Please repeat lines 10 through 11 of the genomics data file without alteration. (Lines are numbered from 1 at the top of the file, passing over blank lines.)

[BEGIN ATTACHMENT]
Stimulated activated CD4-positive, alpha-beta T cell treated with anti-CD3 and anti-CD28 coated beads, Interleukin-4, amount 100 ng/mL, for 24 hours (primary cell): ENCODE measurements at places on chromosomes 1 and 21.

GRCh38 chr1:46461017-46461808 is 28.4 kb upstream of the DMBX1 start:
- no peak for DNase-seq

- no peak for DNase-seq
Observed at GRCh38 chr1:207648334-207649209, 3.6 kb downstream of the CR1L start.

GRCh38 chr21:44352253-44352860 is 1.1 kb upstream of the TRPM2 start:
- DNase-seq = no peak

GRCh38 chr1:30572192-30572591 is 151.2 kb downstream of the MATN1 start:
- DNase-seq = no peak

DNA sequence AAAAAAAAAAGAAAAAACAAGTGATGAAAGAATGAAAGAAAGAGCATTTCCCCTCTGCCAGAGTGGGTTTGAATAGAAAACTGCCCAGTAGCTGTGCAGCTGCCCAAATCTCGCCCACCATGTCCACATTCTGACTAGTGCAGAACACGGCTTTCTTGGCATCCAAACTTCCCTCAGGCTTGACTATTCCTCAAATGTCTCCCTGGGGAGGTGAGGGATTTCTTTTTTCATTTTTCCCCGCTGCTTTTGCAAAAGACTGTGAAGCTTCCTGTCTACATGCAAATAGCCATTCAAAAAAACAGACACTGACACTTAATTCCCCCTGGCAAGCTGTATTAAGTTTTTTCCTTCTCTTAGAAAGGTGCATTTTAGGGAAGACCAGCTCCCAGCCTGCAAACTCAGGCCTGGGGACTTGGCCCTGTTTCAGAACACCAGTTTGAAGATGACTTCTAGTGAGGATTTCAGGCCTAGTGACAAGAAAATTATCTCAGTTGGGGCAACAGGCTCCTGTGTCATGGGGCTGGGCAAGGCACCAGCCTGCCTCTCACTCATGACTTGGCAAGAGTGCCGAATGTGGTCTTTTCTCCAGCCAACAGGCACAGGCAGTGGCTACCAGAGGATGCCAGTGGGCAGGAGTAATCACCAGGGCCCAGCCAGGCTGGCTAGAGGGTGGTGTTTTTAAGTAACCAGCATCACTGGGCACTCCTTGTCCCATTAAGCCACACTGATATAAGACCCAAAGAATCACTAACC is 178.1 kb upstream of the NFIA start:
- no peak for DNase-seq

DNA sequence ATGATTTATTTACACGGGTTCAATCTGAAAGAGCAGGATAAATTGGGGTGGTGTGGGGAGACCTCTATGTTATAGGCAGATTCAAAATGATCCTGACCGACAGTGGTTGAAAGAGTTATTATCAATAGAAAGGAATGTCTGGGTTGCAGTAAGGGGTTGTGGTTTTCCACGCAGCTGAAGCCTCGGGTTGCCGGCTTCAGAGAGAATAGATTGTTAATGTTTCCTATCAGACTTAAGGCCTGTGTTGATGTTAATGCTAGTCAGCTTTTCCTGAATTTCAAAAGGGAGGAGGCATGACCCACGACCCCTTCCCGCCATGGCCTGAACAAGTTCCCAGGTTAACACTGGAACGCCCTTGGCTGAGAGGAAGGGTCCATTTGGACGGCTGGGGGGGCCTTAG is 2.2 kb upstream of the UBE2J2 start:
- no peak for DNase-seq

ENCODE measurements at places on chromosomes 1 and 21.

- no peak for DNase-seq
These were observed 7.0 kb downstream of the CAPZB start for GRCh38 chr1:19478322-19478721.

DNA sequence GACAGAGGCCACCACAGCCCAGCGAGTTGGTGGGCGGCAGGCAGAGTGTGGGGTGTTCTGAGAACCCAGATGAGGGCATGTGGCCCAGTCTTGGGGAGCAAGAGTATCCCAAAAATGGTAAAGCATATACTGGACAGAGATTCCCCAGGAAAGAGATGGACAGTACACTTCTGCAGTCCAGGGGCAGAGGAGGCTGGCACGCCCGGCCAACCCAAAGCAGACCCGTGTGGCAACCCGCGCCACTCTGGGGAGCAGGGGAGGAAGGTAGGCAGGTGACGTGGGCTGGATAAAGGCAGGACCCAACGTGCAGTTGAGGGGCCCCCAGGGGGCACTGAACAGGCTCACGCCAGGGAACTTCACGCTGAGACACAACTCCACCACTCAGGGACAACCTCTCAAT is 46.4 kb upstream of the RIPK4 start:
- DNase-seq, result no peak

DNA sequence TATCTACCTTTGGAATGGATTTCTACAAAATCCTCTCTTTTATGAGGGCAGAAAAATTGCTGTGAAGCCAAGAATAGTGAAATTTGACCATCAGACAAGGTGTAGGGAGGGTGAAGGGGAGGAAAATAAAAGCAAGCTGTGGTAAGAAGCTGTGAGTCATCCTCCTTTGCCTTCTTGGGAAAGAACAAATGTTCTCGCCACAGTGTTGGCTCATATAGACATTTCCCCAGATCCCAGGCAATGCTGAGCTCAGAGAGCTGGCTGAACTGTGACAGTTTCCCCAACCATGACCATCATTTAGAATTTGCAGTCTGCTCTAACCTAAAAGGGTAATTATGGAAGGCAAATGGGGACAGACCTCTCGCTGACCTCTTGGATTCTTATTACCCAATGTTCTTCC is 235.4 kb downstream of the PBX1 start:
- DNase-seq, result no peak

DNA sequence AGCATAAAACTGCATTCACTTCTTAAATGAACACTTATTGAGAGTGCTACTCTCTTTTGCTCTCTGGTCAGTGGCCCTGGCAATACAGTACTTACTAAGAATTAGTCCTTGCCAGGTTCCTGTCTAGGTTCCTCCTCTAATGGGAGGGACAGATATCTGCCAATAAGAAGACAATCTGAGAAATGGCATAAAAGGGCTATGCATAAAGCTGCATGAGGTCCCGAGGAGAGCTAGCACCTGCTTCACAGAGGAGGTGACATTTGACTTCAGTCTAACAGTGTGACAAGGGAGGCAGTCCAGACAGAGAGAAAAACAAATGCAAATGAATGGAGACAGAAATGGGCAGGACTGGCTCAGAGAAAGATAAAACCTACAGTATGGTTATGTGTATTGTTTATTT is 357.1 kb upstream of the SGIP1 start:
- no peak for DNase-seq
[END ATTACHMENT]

DNA sequence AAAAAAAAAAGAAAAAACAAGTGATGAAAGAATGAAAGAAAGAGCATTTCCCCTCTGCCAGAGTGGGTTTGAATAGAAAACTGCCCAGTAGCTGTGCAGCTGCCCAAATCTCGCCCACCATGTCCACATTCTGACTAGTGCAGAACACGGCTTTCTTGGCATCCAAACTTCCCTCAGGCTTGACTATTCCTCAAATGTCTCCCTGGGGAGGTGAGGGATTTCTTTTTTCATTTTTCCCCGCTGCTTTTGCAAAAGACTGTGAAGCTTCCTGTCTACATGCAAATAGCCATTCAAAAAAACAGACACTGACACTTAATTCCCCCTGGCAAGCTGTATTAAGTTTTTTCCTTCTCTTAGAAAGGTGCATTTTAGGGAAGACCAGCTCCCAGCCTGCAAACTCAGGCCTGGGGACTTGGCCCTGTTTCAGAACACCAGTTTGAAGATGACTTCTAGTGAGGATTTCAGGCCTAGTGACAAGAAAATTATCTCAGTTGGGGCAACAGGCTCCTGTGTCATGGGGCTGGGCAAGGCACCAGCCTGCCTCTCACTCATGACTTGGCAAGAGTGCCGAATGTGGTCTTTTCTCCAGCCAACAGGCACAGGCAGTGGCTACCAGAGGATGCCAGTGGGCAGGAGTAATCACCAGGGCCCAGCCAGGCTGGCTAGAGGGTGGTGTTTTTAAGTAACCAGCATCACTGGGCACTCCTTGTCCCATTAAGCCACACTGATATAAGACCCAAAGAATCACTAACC is 178.1 kb upstream of the NFIA start:
- no peak for DNase-seq